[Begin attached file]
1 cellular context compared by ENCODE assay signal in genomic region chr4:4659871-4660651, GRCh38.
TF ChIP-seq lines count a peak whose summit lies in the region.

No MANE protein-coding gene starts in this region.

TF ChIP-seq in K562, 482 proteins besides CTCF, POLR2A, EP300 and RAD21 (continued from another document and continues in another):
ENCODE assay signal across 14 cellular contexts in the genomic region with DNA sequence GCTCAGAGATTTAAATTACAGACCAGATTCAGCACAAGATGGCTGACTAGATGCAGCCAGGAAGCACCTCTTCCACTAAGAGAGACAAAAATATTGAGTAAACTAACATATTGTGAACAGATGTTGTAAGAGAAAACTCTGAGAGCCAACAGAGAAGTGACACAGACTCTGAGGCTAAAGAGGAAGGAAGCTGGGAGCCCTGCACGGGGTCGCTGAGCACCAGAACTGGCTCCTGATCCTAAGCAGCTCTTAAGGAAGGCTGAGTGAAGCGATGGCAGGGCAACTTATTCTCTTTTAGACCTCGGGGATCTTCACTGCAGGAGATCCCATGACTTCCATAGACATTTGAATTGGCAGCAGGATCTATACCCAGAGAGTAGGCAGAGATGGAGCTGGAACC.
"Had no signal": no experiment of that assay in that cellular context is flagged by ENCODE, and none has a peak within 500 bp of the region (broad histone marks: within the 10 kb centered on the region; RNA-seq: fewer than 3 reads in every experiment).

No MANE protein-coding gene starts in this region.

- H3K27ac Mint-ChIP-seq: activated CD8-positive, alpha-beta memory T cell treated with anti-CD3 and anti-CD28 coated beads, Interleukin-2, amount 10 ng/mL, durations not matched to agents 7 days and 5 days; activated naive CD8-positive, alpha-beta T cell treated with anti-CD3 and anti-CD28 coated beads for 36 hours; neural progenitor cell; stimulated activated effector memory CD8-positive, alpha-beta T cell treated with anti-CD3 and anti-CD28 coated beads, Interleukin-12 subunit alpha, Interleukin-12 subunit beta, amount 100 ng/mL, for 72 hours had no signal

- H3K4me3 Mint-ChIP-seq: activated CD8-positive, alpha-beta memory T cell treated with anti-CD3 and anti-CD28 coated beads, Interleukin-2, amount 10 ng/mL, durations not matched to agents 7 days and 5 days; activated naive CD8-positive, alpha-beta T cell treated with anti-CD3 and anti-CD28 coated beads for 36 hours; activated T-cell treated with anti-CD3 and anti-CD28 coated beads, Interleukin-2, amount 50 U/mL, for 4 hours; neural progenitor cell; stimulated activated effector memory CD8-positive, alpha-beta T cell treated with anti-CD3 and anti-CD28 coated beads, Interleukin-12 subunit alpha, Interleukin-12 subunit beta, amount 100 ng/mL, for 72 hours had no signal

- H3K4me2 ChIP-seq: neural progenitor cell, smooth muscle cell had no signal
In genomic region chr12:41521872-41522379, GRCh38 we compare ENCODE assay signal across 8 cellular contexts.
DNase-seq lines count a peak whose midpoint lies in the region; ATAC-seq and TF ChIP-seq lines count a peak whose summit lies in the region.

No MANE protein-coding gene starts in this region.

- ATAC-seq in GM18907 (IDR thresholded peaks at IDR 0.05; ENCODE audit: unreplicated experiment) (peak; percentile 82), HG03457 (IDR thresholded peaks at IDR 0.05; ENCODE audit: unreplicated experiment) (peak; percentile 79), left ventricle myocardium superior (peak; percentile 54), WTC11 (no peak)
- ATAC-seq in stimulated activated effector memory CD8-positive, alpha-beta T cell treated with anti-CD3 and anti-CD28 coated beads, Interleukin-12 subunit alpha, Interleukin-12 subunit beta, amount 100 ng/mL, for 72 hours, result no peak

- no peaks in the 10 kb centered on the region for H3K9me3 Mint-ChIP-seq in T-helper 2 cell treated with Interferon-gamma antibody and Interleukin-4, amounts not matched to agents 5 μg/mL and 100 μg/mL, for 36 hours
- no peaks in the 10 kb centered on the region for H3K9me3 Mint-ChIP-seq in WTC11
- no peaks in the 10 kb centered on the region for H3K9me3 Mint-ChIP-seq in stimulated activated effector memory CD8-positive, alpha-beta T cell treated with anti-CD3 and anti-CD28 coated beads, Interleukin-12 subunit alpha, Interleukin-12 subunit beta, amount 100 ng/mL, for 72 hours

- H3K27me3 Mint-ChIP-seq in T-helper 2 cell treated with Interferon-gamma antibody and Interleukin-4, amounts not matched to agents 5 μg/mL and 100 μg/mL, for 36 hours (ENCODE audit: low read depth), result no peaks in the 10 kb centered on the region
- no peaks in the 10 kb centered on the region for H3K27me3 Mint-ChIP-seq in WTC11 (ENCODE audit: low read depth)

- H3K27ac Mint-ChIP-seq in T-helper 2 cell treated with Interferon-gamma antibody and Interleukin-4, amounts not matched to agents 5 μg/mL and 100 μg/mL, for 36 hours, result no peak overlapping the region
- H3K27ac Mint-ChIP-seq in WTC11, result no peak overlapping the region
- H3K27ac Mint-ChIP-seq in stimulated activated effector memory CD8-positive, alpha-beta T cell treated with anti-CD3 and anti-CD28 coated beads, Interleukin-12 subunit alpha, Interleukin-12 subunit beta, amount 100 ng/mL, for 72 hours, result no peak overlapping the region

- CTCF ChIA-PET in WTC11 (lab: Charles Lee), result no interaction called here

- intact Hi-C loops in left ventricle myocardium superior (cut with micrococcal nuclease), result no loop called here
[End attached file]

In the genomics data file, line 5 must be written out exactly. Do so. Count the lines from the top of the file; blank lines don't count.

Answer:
ENCODE assay signal across 14 cellular contexts in the genomic region with DNA sequence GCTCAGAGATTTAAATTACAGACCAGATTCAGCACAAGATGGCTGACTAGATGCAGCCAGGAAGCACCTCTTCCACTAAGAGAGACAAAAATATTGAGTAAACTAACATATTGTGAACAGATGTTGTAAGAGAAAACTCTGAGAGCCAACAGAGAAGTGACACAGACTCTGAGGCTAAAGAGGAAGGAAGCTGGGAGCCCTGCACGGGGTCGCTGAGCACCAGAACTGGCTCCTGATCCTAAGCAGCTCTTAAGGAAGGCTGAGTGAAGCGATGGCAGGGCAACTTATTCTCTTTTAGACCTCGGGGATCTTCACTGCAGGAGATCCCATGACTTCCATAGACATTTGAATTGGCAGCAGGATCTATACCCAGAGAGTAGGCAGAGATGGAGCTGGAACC.